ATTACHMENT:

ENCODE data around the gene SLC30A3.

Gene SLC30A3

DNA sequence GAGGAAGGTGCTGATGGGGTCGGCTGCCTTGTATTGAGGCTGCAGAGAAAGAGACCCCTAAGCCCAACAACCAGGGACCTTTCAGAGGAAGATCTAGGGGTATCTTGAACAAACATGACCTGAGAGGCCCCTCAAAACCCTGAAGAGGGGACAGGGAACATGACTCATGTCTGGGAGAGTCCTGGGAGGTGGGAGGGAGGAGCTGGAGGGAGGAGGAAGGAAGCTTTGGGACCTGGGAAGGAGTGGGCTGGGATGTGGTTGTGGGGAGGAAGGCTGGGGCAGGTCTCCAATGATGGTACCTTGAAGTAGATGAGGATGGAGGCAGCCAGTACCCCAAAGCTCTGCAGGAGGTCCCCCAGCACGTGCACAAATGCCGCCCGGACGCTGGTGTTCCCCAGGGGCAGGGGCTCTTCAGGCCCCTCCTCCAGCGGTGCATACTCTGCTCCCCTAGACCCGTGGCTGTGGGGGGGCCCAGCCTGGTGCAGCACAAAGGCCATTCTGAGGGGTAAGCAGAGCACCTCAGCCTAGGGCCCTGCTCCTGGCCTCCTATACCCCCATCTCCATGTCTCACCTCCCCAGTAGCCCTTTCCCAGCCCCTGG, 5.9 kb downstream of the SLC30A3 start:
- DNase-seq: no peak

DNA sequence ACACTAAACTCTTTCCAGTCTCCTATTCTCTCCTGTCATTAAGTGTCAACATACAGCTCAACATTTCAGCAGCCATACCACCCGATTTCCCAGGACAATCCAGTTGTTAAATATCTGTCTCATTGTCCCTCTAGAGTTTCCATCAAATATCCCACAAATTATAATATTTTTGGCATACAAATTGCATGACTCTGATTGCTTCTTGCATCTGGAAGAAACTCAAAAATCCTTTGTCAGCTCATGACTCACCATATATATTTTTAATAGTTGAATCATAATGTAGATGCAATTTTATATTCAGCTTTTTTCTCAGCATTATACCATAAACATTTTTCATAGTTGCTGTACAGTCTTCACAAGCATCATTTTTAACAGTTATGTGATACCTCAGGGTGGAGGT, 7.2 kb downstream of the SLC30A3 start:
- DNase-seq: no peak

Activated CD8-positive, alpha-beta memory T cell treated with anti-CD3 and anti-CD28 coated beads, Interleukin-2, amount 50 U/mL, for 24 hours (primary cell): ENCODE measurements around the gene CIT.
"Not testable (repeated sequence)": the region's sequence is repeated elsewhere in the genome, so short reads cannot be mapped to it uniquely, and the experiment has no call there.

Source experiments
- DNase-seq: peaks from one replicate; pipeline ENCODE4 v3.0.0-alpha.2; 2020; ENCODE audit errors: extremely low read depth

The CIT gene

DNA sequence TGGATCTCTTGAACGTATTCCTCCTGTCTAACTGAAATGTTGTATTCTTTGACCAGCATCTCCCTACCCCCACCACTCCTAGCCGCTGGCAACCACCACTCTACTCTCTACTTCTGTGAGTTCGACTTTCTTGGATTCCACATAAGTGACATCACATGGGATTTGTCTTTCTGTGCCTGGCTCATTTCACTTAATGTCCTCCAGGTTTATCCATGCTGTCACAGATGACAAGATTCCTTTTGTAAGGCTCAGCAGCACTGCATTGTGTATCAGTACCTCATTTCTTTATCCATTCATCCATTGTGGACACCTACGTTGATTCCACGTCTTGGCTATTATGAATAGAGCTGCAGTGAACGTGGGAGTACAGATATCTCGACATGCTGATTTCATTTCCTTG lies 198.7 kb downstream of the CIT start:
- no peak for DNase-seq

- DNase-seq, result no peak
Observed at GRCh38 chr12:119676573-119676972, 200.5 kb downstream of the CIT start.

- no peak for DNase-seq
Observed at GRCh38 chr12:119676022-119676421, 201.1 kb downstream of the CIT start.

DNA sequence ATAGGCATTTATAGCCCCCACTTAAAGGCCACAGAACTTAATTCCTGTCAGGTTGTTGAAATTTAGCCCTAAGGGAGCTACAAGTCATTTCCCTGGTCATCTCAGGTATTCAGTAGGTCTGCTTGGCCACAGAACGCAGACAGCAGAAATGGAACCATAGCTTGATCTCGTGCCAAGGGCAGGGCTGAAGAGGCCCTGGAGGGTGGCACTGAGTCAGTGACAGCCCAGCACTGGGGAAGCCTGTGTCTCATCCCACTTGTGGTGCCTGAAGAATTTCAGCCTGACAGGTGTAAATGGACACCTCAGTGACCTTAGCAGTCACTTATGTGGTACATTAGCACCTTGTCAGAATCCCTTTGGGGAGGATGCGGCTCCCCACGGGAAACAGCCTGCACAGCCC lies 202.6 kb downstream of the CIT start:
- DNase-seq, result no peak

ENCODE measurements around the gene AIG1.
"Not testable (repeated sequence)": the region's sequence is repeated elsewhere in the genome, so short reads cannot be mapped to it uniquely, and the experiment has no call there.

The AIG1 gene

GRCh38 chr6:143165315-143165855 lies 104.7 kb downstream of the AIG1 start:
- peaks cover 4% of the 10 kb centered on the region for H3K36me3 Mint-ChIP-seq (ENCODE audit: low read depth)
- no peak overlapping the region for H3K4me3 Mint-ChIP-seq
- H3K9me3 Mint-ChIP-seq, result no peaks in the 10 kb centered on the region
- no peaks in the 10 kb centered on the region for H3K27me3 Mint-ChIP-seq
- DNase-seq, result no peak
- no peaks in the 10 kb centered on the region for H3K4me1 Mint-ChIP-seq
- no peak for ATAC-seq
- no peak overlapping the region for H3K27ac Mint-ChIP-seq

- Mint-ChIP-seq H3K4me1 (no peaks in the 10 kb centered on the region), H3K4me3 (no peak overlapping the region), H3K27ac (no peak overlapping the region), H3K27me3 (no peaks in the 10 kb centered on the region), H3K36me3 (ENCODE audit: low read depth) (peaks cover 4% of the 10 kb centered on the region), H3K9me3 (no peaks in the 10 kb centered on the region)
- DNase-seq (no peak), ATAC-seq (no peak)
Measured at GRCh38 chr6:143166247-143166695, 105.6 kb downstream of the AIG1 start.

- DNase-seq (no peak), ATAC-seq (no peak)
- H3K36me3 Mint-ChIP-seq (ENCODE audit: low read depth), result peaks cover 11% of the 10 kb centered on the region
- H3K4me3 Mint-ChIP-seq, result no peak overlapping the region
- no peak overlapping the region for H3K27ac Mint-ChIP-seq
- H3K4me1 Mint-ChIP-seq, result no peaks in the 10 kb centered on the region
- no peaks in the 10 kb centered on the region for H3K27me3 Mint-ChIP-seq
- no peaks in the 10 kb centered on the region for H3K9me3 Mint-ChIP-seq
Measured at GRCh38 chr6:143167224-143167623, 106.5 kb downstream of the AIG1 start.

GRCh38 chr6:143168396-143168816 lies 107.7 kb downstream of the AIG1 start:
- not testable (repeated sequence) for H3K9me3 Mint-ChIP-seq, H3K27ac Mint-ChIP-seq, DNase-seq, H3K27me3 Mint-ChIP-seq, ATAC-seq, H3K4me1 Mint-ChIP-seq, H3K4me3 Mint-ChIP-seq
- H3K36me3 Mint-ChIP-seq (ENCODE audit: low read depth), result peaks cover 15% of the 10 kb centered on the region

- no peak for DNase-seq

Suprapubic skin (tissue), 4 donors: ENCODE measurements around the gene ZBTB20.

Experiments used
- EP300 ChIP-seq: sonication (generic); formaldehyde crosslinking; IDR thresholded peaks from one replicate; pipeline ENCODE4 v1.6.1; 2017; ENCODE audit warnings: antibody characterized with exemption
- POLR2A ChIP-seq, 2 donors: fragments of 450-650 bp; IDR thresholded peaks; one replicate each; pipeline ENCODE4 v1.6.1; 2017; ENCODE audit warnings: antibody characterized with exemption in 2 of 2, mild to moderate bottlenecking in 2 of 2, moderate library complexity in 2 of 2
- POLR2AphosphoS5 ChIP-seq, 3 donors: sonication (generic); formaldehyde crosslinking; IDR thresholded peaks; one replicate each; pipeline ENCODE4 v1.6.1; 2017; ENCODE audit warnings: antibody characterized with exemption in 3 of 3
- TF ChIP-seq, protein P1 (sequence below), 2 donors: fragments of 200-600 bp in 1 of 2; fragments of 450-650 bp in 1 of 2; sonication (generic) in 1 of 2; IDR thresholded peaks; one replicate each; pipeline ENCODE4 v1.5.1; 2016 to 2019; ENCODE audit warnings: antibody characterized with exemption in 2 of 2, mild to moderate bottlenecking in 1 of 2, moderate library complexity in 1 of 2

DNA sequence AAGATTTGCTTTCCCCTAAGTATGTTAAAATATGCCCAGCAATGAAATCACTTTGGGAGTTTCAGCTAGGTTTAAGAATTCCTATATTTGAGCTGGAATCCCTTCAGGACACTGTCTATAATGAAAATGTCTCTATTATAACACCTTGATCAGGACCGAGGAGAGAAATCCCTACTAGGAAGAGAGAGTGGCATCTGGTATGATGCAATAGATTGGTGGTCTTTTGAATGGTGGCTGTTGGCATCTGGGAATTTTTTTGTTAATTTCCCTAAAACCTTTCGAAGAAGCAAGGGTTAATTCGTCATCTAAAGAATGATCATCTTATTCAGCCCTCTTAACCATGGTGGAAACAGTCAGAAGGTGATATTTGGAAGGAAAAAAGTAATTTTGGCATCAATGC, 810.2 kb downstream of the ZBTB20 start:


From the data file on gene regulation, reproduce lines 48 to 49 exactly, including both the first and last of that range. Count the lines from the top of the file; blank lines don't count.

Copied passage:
Experiments used
- EP300 ChIP-seq: sonication (generic); formaldehyde crosslinking; IDR thresholded peaks from one replicate; pipeline ENCODE4 v1.6.1; 2017; ENCODE audit warnings: antibody characterized with exemption